Catholic Diocese of Dallas

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Sacrament of Confirmation - Frequently Asked Questions

Last updated 3-30-2016. Note: This is a “living” document and will be revised as needed.

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What is the normative age for receiving the Sacrament of Confirmation in the Diocese of Dallas?

Youth who have been baptized should receive this sacrament in the eighth grade year. (Sacramental Policy Handbook I.A)

Where should candidates who are in Catholic Schools prepare for and celebrate the Sacrament of Confirmation?

Confirmation is a sacrament of the parish, and, as such, the parish community is the locus for preparation and celebration of Confirmation. Therefore, candidates for the Sacrament of Confirmation in Catholic Schools are encouraged to enroll in sacramental preparation programs in their respective parish communities. 

At times, the youth may have a stronger tie to the school community where s/he is enrolled, and, might want to prepare and be confirmed with the majority of his/her classmates.  For example, if the youth attends a Catholic school that is not associated with a parish s/he may want to prepare with his/her classmates at a nearby parish. Or, if the student attends a Catholic School that is part of a parish community, s/he might want to prepare and celebrate with his/her classmates at that parish.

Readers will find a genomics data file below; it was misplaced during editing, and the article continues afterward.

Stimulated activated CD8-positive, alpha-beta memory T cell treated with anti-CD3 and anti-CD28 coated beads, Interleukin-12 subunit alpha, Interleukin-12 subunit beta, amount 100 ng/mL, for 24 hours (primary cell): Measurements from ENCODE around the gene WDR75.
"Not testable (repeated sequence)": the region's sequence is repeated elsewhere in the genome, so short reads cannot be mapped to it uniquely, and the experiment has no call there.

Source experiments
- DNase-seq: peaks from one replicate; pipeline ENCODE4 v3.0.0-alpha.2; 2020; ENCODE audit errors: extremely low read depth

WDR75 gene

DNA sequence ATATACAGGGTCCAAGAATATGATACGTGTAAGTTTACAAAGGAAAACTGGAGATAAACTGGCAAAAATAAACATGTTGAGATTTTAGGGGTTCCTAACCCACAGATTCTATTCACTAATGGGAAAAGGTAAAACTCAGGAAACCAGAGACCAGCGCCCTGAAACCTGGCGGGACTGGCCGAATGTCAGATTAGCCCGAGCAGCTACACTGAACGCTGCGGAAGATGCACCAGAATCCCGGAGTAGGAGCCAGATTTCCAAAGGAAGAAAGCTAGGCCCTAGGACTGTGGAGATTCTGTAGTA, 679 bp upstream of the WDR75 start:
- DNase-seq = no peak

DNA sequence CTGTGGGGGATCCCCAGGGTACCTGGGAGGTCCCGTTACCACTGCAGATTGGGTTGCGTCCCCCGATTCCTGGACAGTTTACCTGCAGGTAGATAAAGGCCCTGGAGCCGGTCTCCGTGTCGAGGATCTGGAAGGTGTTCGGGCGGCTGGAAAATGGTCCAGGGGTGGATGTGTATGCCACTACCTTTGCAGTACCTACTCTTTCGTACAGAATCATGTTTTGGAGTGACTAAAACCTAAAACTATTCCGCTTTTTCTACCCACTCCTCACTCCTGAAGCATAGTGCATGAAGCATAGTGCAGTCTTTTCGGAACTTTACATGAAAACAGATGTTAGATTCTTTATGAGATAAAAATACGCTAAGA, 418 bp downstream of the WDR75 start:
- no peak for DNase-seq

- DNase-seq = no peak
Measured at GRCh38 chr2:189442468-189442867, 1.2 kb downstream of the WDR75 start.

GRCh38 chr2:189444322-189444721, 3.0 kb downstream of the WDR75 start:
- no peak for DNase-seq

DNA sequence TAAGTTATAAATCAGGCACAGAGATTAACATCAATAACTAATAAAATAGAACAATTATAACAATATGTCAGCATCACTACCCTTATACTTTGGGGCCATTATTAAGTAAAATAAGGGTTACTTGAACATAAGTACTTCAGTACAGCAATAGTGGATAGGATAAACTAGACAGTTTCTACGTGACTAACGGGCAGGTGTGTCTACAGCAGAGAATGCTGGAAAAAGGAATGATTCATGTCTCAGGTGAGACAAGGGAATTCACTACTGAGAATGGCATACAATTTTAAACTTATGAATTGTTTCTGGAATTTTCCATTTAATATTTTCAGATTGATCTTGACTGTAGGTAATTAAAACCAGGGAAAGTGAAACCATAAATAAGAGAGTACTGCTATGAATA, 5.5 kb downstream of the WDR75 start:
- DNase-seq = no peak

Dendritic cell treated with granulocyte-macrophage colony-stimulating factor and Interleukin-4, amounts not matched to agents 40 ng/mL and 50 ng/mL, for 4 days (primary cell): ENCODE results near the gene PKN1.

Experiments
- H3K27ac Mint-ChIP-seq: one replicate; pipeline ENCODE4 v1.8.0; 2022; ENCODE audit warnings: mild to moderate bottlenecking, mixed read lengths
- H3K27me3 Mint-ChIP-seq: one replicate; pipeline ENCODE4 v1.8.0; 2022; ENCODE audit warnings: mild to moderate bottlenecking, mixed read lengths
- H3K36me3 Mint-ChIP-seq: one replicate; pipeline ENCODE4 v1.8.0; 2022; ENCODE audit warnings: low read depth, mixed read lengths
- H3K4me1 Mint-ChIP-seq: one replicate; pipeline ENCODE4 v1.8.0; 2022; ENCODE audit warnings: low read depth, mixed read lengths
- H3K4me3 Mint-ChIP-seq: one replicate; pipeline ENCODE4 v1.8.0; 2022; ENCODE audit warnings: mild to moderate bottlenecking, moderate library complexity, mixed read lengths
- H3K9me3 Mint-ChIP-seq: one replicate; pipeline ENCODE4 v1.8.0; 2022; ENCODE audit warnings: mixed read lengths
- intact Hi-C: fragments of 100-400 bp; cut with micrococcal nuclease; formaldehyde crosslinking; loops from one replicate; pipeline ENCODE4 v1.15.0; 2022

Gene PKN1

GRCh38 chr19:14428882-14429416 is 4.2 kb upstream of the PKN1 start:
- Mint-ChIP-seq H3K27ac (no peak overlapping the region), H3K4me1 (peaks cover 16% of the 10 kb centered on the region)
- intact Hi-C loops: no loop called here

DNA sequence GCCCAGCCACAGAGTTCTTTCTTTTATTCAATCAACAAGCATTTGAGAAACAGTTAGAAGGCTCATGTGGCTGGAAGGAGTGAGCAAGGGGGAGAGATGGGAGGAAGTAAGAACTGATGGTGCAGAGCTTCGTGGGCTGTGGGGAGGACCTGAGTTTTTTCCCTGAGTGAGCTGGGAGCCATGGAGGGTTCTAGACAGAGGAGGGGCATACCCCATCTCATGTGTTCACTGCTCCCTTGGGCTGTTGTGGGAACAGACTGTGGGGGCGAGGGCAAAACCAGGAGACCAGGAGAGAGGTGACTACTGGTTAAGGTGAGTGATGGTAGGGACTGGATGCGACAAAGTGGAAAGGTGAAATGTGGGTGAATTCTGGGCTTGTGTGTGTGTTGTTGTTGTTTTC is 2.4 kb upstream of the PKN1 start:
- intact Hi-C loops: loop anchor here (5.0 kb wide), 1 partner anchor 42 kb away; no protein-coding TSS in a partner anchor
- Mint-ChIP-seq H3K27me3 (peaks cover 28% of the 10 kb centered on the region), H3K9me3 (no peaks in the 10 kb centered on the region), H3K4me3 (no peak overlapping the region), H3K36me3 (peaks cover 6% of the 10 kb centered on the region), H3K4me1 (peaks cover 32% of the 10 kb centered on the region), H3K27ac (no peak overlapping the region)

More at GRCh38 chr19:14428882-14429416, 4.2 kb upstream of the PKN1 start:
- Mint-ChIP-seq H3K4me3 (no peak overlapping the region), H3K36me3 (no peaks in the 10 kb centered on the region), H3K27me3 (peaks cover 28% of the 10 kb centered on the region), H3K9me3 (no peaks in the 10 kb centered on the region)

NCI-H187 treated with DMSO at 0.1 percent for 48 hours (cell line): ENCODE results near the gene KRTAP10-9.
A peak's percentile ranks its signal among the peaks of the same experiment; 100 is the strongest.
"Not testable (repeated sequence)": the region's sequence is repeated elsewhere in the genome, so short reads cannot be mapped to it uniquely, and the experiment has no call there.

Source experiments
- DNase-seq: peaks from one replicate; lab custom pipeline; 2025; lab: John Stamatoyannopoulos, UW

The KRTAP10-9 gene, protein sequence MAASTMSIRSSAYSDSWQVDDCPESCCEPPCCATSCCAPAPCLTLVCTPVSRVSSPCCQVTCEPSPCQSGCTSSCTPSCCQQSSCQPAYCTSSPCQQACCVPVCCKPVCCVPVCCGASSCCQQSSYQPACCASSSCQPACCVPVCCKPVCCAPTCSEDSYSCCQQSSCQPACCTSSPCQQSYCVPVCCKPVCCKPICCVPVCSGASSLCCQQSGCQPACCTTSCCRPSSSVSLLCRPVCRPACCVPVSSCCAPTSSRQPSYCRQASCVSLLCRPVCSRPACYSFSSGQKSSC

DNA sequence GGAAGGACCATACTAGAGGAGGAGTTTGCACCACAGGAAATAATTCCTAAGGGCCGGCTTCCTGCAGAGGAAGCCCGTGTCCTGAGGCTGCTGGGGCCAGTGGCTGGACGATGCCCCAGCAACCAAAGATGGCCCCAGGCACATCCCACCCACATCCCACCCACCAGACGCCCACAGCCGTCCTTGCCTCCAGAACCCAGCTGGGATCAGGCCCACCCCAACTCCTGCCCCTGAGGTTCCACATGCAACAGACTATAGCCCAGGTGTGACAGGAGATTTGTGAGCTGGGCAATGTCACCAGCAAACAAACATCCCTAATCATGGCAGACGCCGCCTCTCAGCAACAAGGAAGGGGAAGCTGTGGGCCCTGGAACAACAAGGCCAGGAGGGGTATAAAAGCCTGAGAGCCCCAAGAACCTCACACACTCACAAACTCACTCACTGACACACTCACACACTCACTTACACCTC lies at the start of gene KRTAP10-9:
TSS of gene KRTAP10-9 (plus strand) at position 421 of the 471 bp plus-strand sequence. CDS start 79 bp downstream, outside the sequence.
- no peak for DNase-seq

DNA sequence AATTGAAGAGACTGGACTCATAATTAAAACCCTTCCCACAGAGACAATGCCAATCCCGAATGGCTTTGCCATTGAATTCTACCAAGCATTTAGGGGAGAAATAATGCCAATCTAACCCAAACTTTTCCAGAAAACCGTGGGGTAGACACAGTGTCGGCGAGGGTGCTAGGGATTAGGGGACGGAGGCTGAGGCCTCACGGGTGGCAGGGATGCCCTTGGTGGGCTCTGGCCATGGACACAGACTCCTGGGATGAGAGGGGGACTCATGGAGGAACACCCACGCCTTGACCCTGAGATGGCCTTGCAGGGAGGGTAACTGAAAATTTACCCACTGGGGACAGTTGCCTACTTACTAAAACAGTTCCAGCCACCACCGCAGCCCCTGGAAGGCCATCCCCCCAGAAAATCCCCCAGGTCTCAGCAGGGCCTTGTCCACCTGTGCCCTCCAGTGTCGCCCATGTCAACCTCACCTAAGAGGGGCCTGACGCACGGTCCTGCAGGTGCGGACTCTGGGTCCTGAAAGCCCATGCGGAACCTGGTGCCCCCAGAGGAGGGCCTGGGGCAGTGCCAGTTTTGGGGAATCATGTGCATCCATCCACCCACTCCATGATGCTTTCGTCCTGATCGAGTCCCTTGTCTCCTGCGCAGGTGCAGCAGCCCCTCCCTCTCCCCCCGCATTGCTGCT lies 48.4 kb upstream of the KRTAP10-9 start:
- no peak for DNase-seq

Parish Confirmation programs that are life-giving and nurture discipleship are the best possible choices for preparation.  Whichever preparation program the young person and family enroll in, the sacramental preparation team and the Catholic School Community should engage the youth and family in the life of a parish community. 

How long should a candidate prepare for the sacrament of Confirmation?

The Sacramental Policy Handbook of the Diocese indicates a two-year period of preparation.This “period” is not measured in weeks, contact hours, checklists, service hours, or mastery of curriculum goals. No single program works best for every circumstance.Planning should happen both for remote formation and for immediate preparation for Confirmation, and it should meet the needs of youth.

What do candidates need to know for Confirmation?

Formation is more than information.It is a process by which a person accepts the responsibilities of their faith commitment within a network of support and strength, and learns what it means to be a disciple of Christ. The objectives for Confirmation preparation include an intentionality that leads the youth to a deeper intimacy with Jesus Christ, community involvement, and a search for a stronger faith through continuing study and reflection.

To provide effective formation, parish leaders and catechists can make particular learning opportunities available for the young people.Specific opportunities include:

  • Participation in Penance services, Sunday Mass, and other liturgical celebrations